Well, my life as a retiree has been in operation since June 7 at noon, the hour that school was over for the summer.
My first plan in retirement was to mow the lawn that afternoon. Instead, I read a book and took a short nap. I told my wife, “I can mow the lawn on Sunday. Or Monday. Or maybe even Tuesday!”
I can see that as I begin the life of a retiree, I need to be careful not to become lackadaisical.
From that day until I write this we have made our first trip — albeit not transglobal or transcontinental, and not a cruise. But rather, a short drive to Salem, where we made the acquaintance of our tiny, newly minted granddaughter. Her mellifluous-sounding names are Cadence Aurelia.
During the concluding week of my music teaching career, I came through four major school musical events in the space of five days, It was a pretty hectic week.
The last school music I was responsible for was eighth grade graduation. It was a bittersweet experience. Not only was it the end of a plethora of eighth grade commencement events for which I had directed music, but my granddaughter was graduating and I had the emotional realization that I would not have her or my grandson in my music classes any more since I was also “graduating” into retirement.
At school, yearbooks were distributed and students had a wonderful time scurrying through the halls collecting signatures from friends and teachers. In many of the yearbooks I wrote, “I’ll miss you.” I have written and said that before in the past to the graduating eighth graders, or to those I knew were moving away. However, this time the words “I will miss you” had more of an impact since I was leaving teaching and would not be back with my students next year.
The last day of school there was a countdown as the final ten seconds of the school year expired. I was with a group of seventh graders who were intently watching the second hand of their classroom clock as they, in unison with the rest of the whole student body, yelled in a crescendo of volume the descending numbers.
When zero was reached there was a colossal cheer that resounded through the school. A bit later, on the PA system was broadcast Handel’s “Hallelujah Chorus,” a majestic and fitting closure to the school year.
After many of the students left — some of whom amazingly proclaimed that they wished school was not over for the summer — the faculty met in the school conference room to debrief and reflect on the just-departed year.
There was much laughter and good-natured camaraderie. We closed the meeting with several teachers who volunteered to have prayer, thanking God for the bountiful blessings He had showered on the school. I also wanted to volunteer to pray but was unsure I would make it through without my voice breaking with emotion during what was for me the last Rogers School faculty get-together.
My wife and I have been downsizing in my classroom for many weeks. I found that I had collected a lot of “stuff” during my 46 years of teaching. I even had a gold paper lyre (a type of harp) with strings made of golden cord. The lyre dated back to my beginnings as an educator in Massachusetts. The art teacher at the school made it to hang outside my office announcing that I was the new music teacher. I have had it hanging on the walls of my classrooms ever since.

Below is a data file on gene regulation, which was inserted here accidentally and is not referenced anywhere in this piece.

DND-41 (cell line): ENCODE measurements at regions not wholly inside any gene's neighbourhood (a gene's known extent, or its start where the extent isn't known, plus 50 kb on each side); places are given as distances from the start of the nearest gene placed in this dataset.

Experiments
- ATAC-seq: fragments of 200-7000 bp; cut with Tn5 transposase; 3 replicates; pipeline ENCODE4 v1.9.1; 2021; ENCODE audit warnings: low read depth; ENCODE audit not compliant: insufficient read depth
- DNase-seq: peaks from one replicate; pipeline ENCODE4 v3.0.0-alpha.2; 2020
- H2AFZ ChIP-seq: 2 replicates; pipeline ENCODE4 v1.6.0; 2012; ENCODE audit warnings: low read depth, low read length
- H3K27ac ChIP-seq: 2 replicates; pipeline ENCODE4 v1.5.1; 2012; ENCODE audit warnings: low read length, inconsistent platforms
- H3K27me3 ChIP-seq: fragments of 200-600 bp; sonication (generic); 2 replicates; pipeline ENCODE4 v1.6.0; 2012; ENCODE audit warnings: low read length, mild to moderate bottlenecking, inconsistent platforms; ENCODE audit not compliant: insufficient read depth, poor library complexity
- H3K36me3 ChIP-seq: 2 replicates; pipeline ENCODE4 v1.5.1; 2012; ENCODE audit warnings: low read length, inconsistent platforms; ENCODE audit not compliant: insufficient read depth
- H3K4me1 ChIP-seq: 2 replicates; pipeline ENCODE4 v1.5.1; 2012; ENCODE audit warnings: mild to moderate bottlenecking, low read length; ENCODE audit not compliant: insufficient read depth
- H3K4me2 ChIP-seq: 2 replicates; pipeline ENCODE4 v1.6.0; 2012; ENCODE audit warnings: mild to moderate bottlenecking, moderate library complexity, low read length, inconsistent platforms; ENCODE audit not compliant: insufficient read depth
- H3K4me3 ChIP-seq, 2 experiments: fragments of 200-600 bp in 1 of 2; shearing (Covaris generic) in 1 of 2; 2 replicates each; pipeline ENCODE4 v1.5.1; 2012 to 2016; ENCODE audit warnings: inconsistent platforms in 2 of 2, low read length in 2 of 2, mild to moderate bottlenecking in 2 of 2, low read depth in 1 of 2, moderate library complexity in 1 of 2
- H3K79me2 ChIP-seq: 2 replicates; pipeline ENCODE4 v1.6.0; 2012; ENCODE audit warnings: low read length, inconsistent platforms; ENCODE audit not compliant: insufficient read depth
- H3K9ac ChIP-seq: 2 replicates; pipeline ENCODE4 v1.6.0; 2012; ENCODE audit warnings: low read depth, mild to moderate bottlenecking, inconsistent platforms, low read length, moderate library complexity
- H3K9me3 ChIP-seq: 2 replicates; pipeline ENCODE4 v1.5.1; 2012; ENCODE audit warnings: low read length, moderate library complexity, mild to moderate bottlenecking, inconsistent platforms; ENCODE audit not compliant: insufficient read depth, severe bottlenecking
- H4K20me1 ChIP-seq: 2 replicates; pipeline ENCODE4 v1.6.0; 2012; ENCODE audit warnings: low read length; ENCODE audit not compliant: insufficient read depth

My wife sagely advised me that my classroom should be free of anything that reflected on my years there because the new music teachers would want to make it their own space. So during that last week of school, my wife, granddaughter and I removed everything of mine that was hanging on the walls.
Students coming into my room the last couple days of school remarked how bare it looked. A teaching colleague has observed that a cleared-out classroom just before the end of the school year is good for students to experience so that they can begin to more smoothly make the adjustment and transition to a new year and a new teacher.
I’m not a hoarder. But some things just cannot be tossed away willy-nilly. It was quite enlightening to go through the collection of my nearly half-century teaching career. Wondering what to leave and what to discard was not an easy task.
Many things we kept for our Oregon daughter-in-law who, like me, is a music teacher. The Dumpster was the recipient of quite a bit. And what was the final resting place for what I wanted to save?
Well, let’s just say that the area around our cars in our garage, storage space in our shed and open area in our family room are now quite noticeably reduced by the placement of many boxes and other teaching materials.
I tried to make sure my classroom was organized for the two teachers who will be taking my place. I did have the satisfaction, as I left the room where I had happily taught for 27 years, that things were shipshape and ready for business in the fall.
It hasn’t hit me yet that I am retired, as I have always had summers “off.” Therefore, not much seems different so far. The lawn continues to demand its weekly cropping. The weeds continue to need eradicating and the flowers need watering.
However, during previous summers I was often taking professional development classes or helping to care for our grandchildren during the time their parents were at work, while simultaneously planning the upcoming school year. It is somewhat strange to know that for so many years the summer hours I spent preparing for school will no longer be needed.
Then there are all those boxes of my teaching materials and treasures to go through.
After I take a nap.
Terry Koch is stepping into the life of a retiree after 46 years of teaching music at the grade school, high school and college levels. He can be reached at 509-529-6101 or email@example.com.